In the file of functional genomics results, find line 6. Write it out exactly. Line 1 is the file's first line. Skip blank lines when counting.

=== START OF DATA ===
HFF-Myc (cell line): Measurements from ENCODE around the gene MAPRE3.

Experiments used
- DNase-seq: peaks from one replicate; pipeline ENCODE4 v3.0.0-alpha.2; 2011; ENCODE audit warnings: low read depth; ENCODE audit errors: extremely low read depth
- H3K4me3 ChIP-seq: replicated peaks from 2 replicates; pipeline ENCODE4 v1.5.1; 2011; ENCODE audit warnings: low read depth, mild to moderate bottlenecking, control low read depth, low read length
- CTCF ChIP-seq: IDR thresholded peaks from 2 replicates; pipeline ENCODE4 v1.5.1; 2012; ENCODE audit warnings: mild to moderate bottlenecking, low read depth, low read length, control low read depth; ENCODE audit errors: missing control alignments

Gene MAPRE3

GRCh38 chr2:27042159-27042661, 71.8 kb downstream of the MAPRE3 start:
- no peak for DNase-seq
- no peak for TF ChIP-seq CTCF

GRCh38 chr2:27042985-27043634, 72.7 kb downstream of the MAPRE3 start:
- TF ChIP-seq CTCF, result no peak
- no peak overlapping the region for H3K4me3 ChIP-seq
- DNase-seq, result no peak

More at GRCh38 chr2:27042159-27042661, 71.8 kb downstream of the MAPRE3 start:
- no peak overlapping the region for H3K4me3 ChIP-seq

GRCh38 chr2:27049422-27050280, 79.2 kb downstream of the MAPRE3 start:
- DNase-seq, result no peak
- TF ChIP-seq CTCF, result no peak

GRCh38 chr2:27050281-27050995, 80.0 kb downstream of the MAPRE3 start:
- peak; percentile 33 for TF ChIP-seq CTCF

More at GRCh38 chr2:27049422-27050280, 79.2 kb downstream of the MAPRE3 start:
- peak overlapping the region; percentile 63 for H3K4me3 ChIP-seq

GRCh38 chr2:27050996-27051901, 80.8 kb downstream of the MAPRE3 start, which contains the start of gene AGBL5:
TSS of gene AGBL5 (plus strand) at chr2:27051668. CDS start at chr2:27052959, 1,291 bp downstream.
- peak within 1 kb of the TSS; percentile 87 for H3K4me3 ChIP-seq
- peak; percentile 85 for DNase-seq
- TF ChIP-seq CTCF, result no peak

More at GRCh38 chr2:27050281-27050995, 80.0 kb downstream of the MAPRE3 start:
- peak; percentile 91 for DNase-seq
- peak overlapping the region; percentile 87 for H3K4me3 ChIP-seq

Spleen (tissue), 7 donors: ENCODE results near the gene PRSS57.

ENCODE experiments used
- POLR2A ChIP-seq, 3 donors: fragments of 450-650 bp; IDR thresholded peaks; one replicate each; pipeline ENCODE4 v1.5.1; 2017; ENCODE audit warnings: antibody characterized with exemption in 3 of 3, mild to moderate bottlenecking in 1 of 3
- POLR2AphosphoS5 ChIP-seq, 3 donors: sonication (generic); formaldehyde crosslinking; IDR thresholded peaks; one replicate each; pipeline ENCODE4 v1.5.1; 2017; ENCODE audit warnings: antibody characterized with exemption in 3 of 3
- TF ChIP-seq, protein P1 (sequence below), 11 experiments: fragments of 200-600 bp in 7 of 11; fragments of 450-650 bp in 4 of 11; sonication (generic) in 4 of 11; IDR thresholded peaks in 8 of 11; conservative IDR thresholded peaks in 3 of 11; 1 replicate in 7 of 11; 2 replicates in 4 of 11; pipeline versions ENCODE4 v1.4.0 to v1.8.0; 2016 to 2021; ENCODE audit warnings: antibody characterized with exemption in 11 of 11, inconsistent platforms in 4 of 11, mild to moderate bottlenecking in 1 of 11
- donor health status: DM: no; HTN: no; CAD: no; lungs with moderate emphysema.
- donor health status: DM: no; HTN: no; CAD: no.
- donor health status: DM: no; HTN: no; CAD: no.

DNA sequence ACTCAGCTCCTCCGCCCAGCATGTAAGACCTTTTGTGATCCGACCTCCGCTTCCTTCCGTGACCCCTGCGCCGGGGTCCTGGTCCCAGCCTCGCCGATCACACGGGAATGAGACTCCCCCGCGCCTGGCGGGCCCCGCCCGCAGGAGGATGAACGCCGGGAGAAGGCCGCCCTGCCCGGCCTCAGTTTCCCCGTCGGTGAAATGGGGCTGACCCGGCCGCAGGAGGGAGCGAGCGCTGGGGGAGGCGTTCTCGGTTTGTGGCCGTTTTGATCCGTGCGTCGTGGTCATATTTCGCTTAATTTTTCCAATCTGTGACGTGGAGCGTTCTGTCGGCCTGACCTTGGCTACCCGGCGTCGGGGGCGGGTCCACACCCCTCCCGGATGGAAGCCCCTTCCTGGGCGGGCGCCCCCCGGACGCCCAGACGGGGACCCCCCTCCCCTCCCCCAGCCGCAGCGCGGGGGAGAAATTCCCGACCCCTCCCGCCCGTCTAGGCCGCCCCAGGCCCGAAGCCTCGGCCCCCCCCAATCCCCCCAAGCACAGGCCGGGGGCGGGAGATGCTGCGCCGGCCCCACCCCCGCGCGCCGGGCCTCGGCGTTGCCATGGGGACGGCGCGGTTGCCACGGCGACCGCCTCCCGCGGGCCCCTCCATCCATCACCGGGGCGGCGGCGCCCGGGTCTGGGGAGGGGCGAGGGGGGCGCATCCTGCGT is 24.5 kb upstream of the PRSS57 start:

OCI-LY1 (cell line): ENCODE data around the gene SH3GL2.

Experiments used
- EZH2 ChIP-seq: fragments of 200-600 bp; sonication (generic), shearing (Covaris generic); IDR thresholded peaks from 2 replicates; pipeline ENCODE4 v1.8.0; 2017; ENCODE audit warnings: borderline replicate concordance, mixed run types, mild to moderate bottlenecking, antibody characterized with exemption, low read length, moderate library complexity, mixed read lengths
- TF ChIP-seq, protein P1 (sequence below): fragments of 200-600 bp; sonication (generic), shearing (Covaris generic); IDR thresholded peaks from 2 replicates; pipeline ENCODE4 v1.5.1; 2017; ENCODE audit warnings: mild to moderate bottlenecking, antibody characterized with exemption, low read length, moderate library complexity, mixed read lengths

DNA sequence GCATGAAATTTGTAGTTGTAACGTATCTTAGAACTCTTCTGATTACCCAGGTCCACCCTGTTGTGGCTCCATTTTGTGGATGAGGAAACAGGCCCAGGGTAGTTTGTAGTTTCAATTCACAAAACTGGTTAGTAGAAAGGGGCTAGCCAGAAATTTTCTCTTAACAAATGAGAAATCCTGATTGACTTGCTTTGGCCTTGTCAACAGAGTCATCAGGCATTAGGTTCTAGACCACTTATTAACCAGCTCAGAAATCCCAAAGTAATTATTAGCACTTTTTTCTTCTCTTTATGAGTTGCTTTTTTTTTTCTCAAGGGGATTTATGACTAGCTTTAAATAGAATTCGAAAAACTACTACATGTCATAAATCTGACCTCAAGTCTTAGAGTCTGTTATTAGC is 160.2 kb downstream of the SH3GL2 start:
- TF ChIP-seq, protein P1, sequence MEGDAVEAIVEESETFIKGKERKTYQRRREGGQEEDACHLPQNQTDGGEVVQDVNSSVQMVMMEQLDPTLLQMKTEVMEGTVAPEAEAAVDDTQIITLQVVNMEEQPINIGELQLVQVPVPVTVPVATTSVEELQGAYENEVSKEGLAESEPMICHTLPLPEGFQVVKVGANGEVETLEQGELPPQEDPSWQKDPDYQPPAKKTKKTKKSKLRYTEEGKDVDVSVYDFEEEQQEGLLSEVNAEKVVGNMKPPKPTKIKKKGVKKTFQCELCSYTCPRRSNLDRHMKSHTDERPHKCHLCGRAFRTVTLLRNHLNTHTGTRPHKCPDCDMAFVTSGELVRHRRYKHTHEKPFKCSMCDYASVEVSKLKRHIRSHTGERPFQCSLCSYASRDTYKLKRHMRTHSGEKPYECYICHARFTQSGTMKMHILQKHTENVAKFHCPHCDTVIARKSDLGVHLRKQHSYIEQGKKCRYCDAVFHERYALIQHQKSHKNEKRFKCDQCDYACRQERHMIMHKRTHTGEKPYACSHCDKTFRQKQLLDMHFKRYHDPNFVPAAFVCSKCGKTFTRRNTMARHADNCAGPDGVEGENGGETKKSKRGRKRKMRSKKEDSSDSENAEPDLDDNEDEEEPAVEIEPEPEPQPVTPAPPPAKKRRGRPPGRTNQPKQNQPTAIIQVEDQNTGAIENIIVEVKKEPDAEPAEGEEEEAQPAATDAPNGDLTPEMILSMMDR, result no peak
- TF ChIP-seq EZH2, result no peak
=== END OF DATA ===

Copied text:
Gene MAPRE3